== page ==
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Friday, October 30, 2020
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(Courtesy of St. Mary’s General Hospital) Just when you thought the threat of COVID-19 was easing you now learn of the new “twindemic”—the dual threat of a severe flu outbreak on top of the COVID-19 pandemic in the fall and winter of 2020.

Per the CDC, getting a flu vaccine is more important than ever during 2020-2021 to protect yourself and the people around you from flu, and to help reduce the strain on healthcare systems responding to the COVID-19 pandemic. “St. Mary’s General Hospital had tents erected outside the ED to treat COVID-19 patients, as did other hospitals,” said George Matyjewicz, PhD, community liaison at St. Mary’s General Hospital. “Can you imagine the overload all hospitals will experience if we have a twindemic? And with schools opening and people back to ‘normal’ activities this can be a major health problem.”

Who should get
vaccinated this season?

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Everyone 6 months and older should get a flu vaccine every season with rare exceptions. Vaccination is particularly important for people who are at high risk of serious complications from influenza. Flu vaccination has important benefits—it can reduce flu illnesses, doctors’ visits and missed work and school due to flu, as well as prevent flu-related hospitalizations and deaths.

There are flu shots approved for use in children as young as 6 months old and flu shots approved for use in adults 65 years and older.

Flu shots also are recommended and approved for use in pregnant women and people with certain chronic health conditions.

There are many vaccine options to choose from. CDC does not recommend one flu vaccine over another.

“With halachic questions, I always advise to talk to your LOR (local Orthodox rabbi),” said Matyjewicz. “With this, you need to consult your LMD (local medical doctor).”

When should you get vaccinated?

You should get a flu vaccine before flu viruses begin spreading in your community, since it takes about two weeks after vaccination for antibodies to develop in the body and provide protection against flu. October is always ideal, though you may be tempted to get it earlier this year because of COVID-19. However, flu vaccine is at best 40% to 60% effective, diminishes with each passing month, and flu season is often at its peak in January and February. Flu shots are usually available at doctor’s offices and pharmacies.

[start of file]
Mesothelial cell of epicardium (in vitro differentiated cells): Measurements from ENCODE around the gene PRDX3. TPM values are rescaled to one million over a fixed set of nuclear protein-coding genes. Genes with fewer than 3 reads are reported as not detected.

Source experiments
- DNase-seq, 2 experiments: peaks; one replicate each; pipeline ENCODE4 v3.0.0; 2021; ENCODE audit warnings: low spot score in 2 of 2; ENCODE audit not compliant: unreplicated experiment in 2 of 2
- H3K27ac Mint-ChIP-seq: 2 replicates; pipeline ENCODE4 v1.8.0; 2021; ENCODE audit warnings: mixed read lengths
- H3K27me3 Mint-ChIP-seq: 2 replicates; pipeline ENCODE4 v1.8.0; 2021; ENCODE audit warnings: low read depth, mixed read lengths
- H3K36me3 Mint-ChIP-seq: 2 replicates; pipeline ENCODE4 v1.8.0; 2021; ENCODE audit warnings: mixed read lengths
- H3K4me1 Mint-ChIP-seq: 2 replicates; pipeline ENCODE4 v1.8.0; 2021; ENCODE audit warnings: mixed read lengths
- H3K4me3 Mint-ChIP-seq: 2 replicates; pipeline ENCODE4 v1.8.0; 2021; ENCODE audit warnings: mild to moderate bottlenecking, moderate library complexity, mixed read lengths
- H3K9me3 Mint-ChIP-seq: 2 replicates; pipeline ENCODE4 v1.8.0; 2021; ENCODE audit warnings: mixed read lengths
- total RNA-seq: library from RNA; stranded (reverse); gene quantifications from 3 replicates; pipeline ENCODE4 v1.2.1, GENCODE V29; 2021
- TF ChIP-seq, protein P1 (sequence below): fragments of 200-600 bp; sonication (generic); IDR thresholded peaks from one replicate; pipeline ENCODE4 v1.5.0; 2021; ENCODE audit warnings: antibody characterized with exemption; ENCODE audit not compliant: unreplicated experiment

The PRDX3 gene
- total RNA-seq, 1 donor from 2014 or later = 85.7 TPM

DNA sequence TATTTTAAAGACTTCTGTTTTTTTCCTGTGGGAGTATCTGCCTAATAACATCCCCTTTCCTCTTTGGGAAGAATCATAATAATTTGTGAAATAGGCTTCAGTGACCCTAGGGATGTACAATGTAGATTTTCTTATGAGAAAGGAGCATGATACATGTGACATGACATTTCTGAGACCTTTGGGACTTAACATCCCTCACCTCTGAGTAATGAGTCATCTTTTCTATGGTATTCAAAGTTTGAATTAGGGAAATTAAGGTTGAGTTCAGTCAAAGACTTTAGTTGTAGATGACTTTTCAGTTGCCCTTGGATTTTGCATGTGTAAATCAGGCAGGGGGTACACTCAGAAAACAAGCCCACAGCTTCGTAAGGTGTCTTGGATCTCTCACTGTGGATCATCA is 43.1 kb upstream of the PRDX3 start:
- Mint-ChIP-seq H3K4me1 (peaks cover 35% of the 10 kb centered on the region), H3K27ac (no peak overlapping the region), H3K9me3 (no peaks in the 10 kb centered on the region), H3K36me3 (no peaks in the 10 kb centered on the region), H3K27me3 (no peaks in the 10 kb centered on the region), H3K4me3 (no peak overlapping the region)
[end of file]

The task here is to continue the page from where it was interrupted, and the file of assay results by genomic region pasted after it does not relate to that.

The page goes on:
What else can you do?

Since we are all practicing social distancing and wearing masks, that should also help in avoiding the flu. Talk to your physician about the pneumonia vaccine also. And simple basics are important—follow a well-balanced diet—avoid sugar, refined carbs and alcohol; stay well-hydrated; get enough sleep and proper exercise (intense exercise can impair the immune response). Since we all may have depleted immune systems due to stress, poor nutrition, poor sleep and being quarantined, certain nutritional supplements may also help to defend against colds and the flu—like vitamin D and C.

Can you get the flu and COVID-19?

Yes! Tests have shown that some patients hospitalized with COVID-19 were found to carry other respiratory pathogens. If you think you are sick, ask your LMD about the new COVID-19 combination diagnostic test that can detect SARS-CoV-2 and influenza, among other respiratory organisms, to determine which infections you have.

For more information, please contact George Matyjewicz, PhD, community liaison at [email protected]


 

St. Mary’s General Hospital is nationally recognized, locally preferred among the top hospitals in America for health, quality and patient safety! A center of excellence for maternal-child, the hospital has over 550 physicians and 1,200 employees, with every staff member committed to providing respectful, personalized, high-quality care—to satisfy patients’ needs and exceed their expectations. St. Mary’s General is a proud member of Prime Healthcare, which has more Patient Safety Excellence Award recipients for five consecutive years (2016-2020) than any other health system in the country including a “Top 15 Healthcare System” by Truven Health Analytics. To learn more about St. Mary’s General Hospital visit https://www.smh-nj.com/ or Facebook at https://www.facebook.com/StMarysGeneral.

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